The Art of Fiction: Notes on Craft for Young Writers
Genre: Literary Criticism
Date Published: June 4, 1991
Number of Pages: 240
Print Price: $11.20
eBook Price: $9.99
Gardner’s book is highly recommended reading for all aspiring or novice writers. Written by an excellent creative writing instructor and a fiction author in his own right, the book is an essay on what professional fiction writing is all about. The beginner will discover what it takes to do the job well and whether this is really something he or she would like to do. In what follows, I will touch briefly on some of Gardner’s main points, but his book deserves a thorough reading without substitution.
Essentially, good writing takes practice. In writing, as in all other fields, that practice and work is motivated by enough taste to know when the thing is not done right yet (ix-xii). Taste demands that the novice revise the “awkward, phony, or forced” (114); it makes the novice aware of “sentimentality, frigidity, and mannerism” (115). The successful writer has mastered the rules of fiction well enough to know when and why it is time to break them; every true piece of art has its own laws within itself (3). The result should be “harmony or indivisibility of presentation and the thing presented” (124). Requisite life experience is obtained by age four, and the writer can research whatever he has not experienced first-hand (14-15). Practice under-girded by taste is the only special quality that separates good writing from bad writing.
The first question a writer must ask about any story and character is whether they are interesting (31) and enjoyable (41-42)? For Gardner, fiction is about what we love, both in people and in the world (42). It follows that characters must also have loves, aspirations and fears, so that they can be of interest (43). “No fiction can have real interest if the central character is not an agent struggling for his or her own goals but a victim, subject to the will of others” (65).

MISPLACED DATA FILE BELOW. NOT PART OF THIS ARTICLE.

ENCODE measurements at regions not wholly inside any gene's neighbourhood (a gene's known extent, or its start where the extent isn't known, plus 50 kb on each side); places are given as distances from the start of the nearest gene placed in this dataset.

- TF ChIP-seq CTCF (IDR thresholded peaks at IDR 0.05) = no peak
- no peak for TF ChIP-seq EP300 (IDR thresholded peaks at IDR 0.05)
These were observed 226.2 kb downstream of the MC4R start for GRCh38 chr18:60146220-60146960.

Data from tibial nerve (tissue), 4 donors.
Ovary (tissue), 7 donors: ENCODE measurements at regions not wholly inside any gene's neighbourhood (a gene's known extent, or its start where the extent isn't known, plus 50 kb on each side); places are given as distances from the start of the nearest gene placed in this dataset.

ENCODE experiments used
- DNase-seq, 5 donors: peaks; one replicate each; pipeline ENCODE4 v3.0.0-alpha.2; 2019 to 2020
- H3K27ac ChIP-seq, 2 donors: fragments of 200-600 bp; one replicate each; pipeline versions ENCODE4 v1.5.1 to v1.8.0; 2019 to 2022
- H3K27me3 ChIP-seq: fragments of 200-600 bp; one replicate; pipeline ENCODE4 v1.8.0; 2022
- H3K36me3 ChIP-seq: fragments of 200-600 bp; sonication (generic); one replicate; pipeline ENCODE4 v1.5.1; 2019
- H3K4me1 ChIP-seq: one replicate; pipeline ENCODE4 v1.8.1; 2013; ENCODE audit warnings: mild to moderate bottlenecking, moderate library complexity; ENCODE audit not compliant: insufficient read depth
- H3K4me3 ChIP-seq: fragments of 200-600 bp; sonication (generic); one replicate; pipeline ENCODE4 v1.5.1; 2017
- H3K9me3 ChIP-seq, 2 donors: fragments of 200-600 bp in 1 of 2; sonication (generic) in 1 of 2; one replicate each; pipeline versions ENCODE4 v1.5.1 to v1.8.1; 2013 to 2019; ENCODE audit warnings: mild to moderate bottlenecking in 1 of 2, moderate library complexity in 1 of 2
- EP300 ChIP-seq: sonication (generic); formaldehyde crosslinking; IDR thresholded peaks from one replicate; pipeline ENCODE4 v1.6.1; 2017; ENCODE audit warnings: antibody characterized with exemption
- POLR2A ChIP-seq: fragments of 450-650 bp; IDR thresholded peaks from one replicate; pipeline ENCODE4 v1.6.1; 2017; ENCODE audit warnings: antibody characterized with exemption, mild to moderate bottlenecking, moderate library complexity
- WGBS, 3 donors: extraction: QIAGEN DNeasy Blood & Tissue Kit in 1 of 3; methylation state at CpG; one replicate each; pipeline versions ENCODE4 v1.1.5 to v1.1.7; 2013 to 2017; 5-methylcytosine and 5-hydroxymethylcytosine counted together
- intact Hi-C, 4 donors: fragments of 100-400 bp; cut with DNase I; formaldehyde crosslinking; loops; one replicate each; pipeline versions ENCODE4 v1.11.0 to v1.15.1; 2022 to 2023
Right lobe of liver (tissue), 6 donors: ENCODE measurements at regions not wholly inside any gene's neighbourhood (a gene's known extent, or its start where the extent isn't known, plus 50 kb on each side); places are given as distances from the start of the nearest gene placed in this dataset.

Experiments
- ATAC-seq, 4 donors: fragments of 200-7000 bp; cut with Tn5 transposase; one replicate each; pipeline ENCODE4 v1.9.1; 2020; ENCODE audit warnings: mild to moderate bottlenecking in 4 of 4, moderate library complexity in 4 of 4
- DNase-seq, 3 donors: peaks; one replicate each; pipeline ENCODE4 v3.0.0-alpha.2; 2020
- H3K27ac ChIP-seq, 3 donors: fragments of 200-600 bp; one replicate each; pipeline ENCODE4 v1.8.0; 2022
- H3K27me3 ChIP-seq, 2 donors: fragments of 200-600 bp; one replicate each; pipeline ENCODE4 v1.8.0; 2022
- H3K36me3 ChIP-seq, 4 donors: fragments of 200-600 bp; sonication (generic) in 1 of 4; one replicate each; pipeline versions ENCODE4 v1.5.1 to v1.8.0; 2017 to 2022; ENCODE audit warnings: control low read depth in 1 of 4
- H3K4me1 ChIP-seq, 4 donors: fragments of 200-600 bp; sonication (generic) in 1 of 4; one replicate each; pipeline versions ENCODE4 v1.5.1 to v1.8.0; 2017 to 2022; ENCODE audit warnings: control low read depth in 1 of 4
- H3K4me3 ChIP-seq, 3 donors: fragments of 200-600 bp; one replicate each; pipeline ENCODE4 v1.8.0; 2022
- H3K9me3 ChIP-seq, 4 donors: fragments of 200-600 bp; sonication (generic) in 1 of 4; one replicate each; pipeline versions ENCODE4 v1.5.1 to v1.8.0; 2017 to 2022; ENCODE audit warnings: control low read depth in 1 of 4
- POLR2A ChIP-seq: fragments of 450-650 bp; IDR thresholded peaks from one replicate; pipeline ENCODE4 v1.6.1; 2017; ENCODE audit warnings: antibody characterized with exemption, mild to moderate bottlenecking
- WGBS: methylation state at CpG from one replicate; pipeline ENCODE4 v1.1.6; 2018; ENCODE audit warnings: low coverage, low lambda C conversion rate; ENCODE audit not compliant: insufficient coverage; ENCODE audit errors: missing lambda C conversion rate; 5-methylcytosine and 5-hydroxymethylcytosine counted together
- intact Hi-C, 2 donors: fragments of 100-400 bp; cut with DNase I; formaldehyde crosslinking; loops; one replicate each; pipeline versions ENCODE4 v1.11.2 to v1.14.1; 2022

An author’s main priority is to convince the audience by way of detail that the story really took place, might have happened, or is entertaining to imagine (23). Creating a “vivid and continuous fictional dream” is paramount for Gardner (97). To achieve this end, an author must provide concrete details, and it’s best to avoid filtering these details through a character’s consciousness, allowing a more immediate experience for a reader (98). Whenever the author makes fiction look really difficult or distracts the reader in some way, or whenever details are so sparse that even the probable appears dubious or lifeless, the author has failed (31-32). Therefore, once the descriptive foundation is set, Gardner coaches the novice writer through techniques such as sentence variety, sentence focus, rhythm, (accidental and therefore distracting) rhyme, needless explanation, and thoughtless shifts in perspective (99-112). He provides much advice and models throughout. Most helpfully, Gardner provides an epilogue of creative writing exercises, in addition to those suggested within chapters, designed to give writers portable techniques for every writing project.